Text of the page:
(Maybe) Some Good News for Ladies Who Like to Play Video Games About Shooting People

Military first-person shooters are not exactly known for being a hotbed of radical feminist activity. And this is probably not going to change anytime soon.
Publish date:
May 3, 2012
video games, bros, shooting stuff, black ops, gender politics

It's awfully quiet in here. TOO QUIET.

When I say "military first person shooter" the first word that probably pops into your head is "penis.”

Well, it’s the first word that pops into MY head, anyway. These playing-war videogames are firmly entrenched in the dick-swingingest hypermasculinity I ever did see, to the extent that you might think nobody else ever plays them.

Of course, you’d be wrong. Lots of non-dudes play these games, although exact numbers can be hard to come by. This particular subgenre of games is not known for going out of its way to include women, as characters or as gamers, for the basic reason that it’s unnecessary; women don’t expect it, and men might be annoyed by it, and in most cases they will sell bazillions of dollars in games even without it.

And yet, military first-person juggernaut Call of Duty: Black Ops II seems to be doing exactly that.

According to Kirk Hamilton at Kotaku, the recent press demo he witnessed is chockablock with ladies. And not just hot chicks serving as window dressing either, but ladies who do things. Ladies flying planes! Ladies rescuing dudebros! Ladies as President, even!

I asked Treyarch studio head Mark Lamia about the game's infusion of double-X-chromosomes. "There's a female character role in the game," he confirmed. "Not just the President and the fighter pilot; as we're working on characters and stories, it's something that we wanted to do. You saw the [motion capture] demo, and while that's not [her], there is a female character role in the game. We wanted to explore that part of storytelling."

What part of storytelling is that you may ask? Why, the female part, of course. It's a whole other part. Of storytelling.

In retrospect, if any military shooter series was going to do this, it makes sense that it would be Black Ops; this is the game that brought us the lauded “There’s a soldier in all of us” commercial in 2010, which featured many players who deviate far from the expected hardcore gamer stereotype. It OPENS with a woman of color! It features several ladies -- a chubby white girl, a chick kicking down a door in Birkenstocks -- as well as a variety of men of various ages and backgrounds. (Of course, the game itself reflects none of this diversity, but it's a start.)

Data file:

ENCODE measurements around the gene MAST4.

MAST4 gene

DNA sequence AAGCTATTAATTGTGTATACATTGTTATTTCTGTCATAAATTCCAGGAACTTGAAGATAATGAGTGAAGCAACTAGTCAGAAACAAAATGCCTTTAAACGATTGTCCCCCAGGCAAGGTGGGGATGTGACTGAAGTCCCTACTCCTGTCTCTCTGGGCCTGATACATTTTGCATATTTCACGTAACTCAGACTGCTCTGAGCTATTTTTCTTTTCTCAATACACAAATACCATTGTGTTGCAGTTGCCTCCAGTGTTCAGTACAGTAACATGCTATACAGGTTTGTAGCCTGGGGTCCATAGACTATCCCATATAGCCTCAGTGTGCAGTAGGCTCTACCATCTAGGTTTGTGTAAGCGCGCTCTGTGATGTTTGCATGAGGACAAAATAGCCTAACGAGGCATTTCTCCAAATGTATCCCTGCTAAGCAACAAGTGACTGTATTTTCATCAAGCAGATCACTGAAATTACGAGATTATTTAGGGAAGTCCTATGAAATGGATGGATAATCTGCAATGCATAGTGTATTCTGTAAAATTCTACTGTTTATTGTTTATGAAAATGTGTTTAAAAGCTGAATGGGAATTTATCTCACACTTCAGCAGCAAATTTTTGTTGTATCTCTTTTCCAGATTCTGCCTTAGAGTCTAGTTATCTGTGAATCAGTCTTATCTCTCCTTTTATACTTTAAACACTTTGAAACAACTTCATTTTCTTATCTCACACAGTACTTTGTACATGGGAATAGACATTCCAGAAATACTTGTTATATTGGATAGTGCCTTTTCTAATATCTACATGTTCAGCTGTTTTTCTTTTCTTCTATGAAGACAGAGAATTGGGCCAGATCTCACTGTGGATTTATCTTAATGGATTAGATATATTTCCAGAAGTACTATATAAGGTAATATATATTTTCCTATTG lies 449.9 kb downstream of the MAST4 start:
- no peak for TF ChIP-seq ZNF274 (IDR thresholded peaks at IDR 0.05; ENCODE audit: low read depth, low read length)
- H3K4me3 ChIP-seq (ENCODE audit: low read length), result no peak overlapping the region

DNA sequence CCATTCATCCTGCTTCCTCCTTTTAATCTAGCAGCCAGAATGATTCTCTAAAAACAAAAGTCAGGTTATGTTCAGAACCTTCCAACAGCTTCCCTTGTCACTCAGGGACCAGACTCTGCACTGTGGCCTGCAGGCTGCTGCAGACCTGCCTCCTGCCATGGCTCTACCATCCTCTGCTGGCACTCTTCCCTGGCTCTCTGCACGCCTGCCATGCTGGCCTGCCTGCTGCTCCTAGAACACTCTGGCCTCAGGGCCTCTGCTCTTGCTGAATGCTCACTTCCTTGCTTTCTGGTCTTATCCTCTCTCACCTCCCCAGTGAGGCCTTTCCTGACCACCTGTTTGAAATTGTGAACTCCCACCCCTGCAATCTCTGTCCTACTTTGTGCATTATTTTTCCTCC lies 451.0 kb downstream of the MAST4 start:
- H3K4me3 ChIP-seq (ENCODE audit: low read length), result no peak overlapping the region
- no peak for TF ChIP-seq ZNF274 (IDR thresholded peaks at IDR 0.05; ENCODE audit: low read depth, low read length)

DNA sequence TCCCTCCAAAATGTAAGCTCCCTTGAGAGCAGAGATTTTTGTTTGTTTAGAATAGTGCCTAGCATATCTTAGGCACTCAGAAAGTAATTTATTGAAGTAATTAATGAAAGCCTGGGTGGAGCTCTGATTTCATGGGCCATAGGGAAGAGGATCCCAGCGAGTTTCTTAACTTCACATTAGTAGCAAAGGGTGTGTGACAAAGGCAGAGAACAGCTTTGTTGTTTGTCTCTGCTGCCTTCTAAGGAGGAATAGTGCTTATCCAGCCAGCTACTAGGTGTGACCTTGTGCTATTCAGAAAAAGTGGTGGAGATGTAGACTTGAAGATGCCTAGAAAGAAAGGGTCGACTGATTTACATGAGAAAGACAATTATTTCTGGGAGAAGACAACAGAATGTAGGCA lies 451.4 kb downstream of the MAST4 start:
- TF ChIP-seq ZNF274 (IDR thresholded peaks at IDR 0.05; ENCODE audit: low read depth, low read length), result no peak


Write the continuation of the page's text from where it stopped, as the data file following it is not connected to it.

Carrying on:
As a marketing move, it was straight up brilliant. I have traditionally avoided military shooters mainly because of their epic Bro Factor, but this commercial made even me want to play Black Ops, all on its own.

In my defense, most bro-friendly destruction-and-war-driven video games do not have a great history with gender diversity (with rare exceptions, like Gears of War 3), nor do they even have a history of promising to do better. Most of these games seem to be working from the assumption that women just don't play first person shooters.

I can only suppose it's never occurred to anyone that a possible reason for this might be the lack of non-bro representation, and the dudecentric culture that void creates. Or maybe it has, and nobody cares.

Last year, one such game developer patiently explained on their site forums why they chose not to make ANY female characters in a game that seriously hyped its character customization -- hyped to the point of proudly announcing that there were enough fiddly little variations to create ONE QUADRILLION unique characters in the game. Seriously. A quadrillion. Not a single non-dude among them. With apologies to Henry Ford: You can have any gender you want, so long as it’s male.

Simply put, they thought making ladies was a poor use of their limited resources. And hey, that may well have been the case, but it still sucks that gender diversity was such a low priority for this game, as it is for most games in the same genre. Including women in substantive roles, who are full-fledged characters, is just not considered to be very important.